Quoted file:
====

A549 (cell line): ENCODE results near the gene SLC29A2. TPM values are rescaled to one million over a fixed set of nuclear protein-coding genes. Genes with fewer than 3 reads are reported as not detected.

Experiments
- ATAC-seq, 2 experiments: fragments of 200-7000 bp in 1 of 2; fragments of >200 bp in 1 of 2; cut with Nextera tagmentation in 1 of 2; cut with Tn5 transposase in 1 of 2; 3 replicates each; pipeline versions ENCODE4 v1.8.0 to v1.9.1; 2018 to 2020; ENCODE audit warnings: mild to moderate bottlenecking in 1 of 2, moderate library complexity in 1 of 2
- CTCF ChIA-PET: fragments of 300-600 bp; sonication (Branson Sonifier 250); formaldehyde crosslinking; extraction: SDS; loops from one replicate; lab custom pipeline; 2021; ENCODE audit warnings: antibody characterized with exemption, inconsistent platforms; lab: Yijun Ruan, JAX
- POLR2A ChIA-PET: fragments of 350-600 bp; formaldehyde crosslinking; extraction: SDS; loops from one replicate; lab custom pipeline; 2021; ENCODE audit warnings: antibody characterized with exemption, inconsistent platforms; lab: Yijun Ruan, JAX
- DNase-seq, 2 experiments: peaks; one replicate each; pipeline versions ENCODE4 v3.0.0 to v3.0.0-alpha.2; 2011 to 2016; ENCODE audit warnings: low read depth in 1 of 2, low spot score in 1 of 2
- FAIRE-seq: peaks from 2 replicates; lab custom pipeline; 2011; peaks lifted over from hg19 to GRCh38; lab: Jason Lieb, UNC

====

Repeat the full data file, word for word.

A549 (cell line): ENCODE results near the gene SLC29A2. TPM values are rescaled to one million over a fixed set of nuclear protein-coding genes. Genes with fewer than 3 reads are reported as not detected.

Experiments
- ATAC-seq, 2 experiments: fragments of 200-7000 bp in 1 of 2; fragments of >200 bp in 1 of 2; cut with Nextera tagmentation in 1 of 2; cut with Tn5 transposase in 1 of 2; 3 replicates each; pipeline versions ENCODE4 v1.8.0 to v1.9.1; 2018 to 2020; ENCODE audit warnings: mild to moderate bottlenecking in 1 of 2, moderate library complexity in 1 of 2
- CTCF ChIA-PET: fragments of 300-600 bp; sonication (Branson Sonifier 250); formaldehyde crosslinking; extraction: SDS; loops from one replicate; lab custom pipeline; 2021; ENCODE audit warnings: antibody characterized with exemption, inconsistent platforms; lab: Yijun Ruan, JAX
- POLR2A ChIA-PET: fragments of 350-600 bp; formaldehyde crosslinking; extraction: SDS; loops from one replicate; lab custom pipeline; 2021; ENCODE audit warnings: antibody characterized with exemption, inconsistent platforms; lab: Yijun Ruan, JAX
- DNase-seq, 2 experiments: peaks; one replicate each; pipeline versions ENCODE4 v3.0.0 to v3.0.0-alpha.2; 2011 to 2016; ENCODE audit warnings: low read depth in 1 of 2, low spot score in 1 of 2
- FAIRE-seq: peaks from 2 replicates; lab custom pipeline; 2011; peaks lifted over from hg19 to GRCh38; lab: Jason Lieb, UNC